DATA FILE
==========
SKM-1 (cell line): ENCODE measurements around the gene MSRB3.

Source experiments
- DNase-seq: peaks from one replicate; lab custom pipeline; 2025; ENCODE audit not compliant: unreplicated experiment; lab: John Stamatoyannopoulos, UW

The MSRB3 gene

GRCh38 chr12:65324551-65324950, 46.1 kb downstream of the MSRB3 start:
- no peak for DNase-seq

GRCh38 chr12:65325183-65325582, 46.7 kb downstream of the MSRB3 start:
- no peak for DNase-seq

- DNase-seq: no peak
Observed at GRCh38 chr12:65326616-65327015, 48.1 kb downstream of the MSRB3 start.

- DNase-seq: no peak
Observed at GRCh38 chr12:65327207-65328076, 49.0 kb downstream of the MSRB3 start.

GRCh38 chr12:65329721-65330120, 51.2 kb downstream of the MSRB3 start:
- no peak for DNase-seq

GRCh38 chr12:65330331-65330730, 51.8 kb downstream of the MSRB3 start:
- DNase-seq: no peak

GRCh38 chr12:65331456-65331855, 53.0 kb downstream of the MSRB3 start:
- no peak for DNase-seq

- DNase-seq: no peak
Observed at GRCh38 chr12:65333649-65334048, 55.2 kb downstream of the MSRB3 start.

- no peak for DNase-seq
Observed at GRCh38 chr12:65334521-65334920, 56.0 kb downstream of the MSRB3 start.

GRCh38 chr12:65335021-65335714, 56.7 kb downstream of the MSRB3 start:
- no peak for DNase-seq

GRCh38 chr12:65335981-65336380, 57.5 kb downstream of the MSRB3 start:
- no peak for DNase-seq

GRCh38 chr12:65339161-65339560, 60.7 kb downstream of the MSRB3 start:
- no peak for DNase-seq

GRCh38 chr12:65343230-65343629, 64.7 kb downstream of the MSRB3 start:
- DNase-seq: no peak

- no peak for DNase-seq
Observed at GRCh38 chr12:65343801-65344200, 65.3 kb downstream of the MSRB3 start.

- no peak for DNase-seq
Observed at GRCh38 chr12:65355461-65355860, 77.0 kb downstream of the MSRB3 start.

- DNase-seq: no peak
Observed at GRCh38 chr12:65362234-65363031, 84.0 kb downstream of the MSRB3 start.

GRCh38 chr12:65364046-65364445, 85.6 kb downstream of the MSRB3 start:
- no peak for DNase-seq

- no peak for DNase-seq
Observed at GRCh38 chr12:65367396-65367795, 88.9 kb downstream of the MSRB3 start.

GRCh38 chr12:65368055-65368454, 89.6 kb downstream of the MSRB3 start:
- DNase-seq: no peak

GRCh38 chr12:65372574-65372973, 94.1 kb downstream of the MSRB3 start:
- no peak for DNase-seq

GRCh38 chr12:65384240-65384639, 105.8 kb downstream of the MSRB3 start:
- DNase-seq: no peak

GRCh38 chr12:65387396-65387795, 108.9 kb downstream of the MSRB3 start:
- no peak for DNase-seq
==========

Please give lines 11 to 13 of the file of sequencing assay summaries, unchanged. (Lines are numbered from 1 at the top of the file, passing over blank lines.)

- DNase-seq: no peak
Observed at GRCh38 chr12:65327207-65328076, 49.0 kb downstream of the MSRB3 start.

GRCh38 chr12:65329721-65330120, 51.2 kb downstream of the MSRB3 start: